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-1

This is a question that is asked the world over and the answer seems obvious to me, yet everyone deems it to be from perception which for me seems to be the issue apply some 1st grade logic to the situation and the answers reveal themselves quite simply. For instance, travelling faster than light from a single point of perception this is absolutely possible ...

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@benrg I got it. Follow your first half suggestion. Pick $s\in I^+(r)$, so $r\in I^-(s)$. $I^-(s)\cap I^+(p)\ne\emptyset$. Choose any point $q\in I^-(s)\cap I^+(p)$. There is a trip from $q$ to $s$, and at the same time, there is trip from $p$ to $q$, so glue the 2 trips to get a 3rd one from $p$ to $s$. Therefore, $s\in I^+(p)$. $s$ is an arbitrary point in ...

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You should not imagine a virtual photon as an individual object wandering from one charged particle to another. This picture is simply inapplicable. Unfortunately, Feynman diagrams mislead people to imagine such things. Actually, Feynman diagrams are good for calculation and bad for imagination. Feynman diagrams have been introduced to help physicists to ...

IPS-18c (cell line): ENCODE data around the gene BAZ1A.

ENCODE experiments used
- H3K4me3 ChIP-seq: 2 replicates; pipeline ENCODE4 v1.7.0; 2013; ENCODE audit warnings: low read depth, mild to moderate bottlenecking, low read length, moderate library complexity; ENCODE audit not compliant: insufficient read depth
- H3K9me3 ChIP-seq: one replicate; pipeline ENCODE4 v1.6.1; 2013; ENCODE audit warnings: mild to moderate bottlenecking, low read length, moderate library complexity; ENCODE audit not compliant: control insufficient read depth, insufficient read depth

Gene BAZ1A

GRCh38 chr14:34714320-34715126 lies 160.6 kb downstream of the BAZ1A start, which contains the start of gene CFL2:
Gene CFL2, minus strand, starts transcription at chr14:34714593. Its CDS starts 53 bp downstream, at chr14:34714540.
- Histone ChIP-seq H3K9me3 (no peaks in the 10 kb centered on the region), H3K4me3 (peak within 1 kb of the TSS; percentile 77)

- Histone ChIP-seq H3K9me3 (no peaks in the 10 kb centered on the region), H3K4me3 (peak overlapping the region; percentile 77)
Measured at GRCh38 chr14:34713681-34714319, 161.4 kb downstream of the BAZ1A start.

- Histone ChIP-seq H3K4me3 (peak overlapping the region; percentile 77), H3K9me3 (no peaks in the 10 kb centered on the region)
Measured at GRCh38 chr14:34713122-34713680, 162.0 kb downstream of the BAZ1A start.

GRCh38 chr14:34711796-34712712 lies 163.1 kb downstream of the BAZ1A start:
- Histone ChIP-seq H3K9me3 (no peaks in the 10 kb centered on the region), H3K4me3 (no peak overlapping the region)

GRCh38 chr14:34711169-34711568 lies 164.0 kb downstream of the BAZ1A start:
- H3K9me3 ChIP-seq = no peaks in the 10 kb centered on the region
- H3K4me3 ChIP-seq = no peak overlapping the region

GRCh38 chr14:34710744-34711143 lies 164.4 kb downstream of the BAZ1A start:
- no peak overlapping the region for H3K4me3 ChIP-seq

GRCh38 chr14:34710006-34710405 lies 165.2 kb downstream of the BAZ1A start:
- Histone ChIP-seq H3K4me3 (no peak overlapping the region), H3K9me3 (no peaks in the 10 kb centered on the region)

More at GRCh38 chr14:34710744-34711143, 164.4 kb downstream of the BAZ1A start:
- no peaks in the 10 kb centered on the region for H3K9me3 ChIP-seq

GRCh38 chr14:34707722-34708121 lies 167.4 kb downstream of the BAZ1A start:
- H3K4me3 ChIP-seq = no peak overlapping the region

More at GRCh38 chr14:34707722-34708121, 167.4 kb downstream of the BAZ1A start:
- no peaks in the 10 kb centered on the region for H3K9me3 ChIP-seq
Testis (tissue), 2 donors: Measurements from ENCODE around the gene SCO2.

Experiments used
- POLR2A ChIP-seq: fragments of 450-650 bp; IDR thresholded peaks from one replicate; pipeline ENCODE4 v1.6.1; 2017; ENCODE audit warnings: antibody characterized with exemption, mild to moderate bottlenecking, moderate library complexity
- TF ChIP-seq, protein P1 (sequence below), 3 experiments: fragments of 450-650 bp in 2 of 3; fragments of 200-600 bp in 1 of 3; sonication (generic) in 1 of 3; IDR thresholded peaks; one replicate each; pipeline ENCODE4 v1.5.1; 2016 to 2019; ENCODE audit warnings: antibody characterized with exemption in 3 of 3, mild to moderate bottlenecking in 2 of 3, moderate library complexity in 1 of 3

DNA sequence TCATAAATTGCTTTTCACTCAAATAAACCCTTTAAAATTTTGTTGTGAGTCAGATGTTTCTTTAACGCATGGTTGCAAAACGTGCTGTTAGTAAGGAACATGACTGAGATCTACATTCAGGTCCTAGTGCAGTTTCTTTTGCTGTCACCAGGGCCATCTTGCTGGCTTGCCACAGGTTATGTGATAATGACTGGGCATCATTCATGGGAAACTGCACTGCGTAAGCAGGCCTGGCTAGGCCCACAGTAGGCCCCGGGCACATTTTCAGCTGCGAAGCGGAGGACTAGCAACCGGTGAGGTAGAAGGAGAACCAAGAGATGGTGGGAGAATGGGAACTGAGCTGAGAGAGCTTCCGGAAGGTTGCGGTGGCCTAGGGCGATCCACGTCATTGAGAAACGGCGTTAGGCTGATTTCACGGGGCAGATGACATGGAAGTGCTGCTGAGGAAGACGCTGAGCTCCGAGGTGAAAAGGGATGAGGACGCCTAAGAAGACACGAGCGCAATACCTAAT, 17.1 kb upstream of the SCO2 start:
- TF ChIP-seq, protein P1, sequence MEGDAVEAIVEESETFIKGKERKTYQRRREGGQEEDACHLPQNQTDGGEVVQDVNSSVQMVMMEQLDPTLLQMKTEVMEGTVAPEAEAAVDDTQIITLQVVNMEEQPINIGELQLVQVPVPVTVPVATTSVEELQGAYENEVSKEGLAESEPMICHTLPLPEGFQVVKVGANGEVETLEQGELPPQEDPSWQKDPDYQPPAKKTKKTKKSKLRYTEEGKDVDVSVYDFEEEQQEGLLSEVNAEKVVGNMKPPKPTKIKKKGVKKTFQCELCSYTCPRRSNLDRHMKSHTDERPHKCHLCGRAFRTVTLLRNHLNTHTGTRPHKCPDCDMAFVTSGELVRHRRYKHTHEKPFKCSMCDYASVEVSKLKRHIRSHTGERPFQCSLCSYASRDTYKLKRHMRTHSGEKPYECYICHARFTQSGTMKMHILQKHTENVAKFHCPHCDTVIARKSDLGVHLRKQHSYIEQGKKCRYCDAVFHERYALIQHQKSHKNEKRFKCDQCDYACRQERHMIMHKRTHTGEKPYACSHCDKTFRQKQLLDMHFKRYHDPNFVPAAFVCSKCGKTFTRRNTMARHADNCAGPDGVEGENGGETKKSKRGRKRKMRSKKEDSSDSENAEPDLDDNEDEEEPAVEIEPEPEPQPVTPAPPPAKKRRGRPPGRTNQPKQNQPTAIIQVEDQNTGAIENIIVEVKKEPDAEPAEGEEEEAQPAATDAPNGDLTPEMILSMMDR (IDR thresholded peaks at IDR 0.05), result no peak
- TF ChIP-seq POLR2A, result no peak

1

All charged particles emit photons which are uncharged. They may, given the right boundary conditions. So how does the photon "know" that it's leaving one kind of charge and "lands" on another? What you are describing here is a "virtual photon", an interaction between two charged particles. There is the complicated way, i.e. mathematical ...

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You can think of a photon as a quanta of energy. In that case, it can impart its kinetic energy to a charged particle, or, vice vers, a unit of energy can be released when a charged particles slows down and loses kinetic energy

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If you construct your metric in such a way that $\phi$ is a killing vector generating an axisymmetry of the spacetime, and there is a value of the other three coordinates where $g_{\phi\phi} < 0$, then you have a timelike killing vector generating an axisymmetry. The curve traced out by this vector will then be a closed timelike curve by construction. ...

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